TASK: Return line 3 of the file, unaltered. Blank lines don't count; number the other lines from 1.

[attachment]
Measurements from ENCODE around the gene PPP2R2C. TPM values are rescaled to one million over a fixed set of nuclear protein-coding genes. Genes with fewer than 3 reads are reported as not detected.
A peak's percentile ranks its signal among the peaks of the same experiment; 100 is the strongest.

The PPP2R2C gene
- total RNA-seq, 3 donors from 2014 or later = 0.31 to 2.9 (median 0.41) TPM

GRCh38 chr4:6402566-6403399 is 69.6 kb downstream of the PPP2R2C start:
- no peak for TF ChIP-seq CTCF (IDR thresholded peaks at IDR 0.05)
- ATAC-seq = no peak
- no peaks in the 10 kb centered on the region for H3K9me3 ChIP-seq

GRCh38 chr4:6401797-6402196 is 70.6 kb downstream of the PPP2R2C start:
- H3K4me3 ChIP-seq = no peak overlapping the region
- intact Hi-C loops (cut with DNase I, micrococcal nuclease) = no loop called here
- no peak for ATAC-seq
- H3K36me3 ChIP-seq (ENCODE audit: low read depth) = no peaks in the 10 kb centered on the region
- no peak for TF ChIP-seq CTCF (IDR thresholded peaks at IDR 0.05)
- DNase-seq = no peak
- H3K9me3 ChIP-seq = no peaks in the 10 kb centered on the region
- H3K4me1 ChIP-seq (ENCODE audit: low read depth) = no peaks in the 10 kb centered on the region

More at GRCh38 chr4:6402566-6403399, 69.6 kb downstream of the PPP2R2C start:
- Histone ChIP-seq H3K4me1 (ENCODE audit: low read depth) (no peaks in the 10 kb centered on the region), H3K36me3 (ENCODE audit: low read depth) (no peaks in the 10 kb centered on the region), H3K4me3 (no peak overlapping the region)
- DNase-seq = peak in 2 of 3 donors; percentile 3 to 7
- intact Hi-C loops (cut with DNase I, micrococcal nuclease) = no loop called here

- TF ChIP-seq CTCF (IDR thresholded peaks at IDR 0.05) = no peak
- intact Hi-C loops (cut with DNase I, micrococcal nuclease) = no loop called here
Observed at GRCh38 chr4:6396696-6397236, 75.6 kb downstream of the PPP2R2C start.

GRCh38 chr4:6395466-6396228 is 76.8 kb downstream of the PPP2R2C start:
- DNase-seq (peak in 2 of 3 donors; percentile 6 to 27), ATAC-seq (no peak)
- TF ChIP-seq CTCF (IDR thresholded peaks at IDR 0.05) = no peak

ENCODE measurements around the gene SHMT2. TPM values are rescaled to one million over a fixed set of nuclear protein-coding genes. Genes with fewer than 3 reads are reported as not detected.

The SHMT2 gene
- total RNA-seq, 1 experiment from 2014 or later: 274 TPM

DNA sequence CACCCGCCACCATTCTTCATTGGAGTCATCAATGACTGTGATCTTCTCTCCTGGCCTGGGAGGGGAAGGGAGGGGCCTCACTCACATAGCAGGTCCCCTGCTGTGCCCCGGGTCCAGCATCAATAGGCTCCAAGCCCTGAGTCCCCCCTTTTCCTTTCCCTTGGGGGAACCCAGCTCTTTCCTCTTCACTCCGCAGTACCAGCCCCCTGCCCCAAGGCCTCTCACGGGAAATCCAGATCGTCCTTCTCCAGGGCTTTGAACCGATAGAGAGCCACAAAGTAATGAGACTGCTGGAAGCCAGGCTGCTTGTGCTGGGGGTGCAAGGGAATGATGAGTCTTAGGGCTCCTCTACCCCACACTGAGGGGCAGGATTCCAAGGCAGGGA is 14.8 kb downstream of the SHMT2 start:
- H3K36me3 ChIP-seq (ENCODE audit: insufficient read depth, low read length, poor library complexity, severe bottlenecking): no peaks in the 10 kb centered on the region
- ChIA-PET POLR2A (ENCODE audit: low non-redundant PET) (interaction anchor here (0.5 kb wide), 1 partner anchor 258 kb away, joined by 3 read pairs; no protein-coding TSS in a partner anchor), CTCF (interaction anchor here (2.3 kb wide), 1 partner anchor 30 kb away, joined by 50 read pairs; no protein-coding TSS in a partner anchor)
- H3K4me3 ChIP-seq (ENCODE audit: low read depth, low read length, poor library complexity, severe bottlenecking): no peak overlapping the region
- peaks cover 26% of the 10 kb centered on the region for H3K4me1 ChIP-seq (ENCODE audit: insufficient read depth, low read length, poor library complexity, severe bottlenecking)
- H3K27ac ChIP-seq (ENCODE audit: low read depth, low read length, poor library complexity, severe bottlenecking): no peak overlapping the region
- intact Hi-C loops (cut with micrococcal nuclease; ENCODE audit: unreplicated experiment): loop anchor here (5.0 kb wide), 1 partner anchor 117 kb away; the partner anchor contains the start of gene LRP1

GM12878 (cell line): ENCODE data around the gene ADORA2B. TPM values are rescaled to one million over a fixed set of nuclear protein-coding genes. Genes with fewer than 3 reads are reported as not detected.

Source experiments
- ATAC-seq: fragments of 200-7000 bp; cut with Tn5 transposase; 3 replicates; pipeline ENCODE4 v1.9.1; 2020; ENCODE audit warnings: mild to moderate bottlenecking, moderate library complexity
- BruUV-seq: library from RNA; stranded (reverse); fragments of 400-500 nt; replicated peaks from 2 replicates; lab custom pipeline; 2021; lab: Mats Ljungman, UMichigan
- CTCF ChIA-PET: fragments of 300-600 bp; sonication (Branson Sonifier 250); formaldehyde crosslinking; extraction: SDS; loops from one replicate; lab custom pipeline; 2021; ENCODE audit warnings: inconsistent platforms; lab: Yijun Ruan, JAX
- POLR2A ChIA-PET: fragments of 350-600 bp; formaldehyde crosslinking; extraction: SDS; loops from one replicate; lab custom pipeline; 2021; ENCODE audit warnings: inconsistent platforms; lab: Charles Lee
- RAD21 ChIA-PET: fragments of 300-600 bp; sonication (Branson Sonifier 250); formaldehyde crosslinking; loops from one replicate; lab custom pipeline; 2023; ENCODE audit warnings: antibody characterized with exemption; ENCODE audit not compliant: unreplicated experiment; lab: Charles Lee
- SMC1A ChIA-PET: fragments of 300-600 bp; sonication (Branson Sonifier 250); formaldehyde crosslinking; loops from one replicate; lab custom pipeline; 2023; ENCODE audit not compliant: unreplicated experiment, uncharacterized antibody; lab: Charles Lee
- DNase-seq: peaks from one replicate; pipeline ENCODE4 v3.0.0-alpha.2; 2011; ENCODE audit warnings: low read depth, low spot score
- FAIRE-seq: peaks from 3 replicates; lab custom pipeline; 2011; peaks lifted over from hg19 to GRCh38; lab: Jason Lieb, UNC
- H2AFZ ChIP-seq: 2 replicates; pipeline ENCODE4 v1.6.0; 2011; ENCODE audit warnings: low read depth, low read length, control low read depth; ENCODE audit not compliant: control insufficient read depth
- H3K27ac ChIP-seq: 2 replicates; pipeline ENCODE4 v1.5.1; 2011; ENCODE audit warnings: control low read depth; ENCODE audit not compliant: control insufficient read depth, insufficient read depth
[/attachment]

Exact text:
The PPP2R2C gene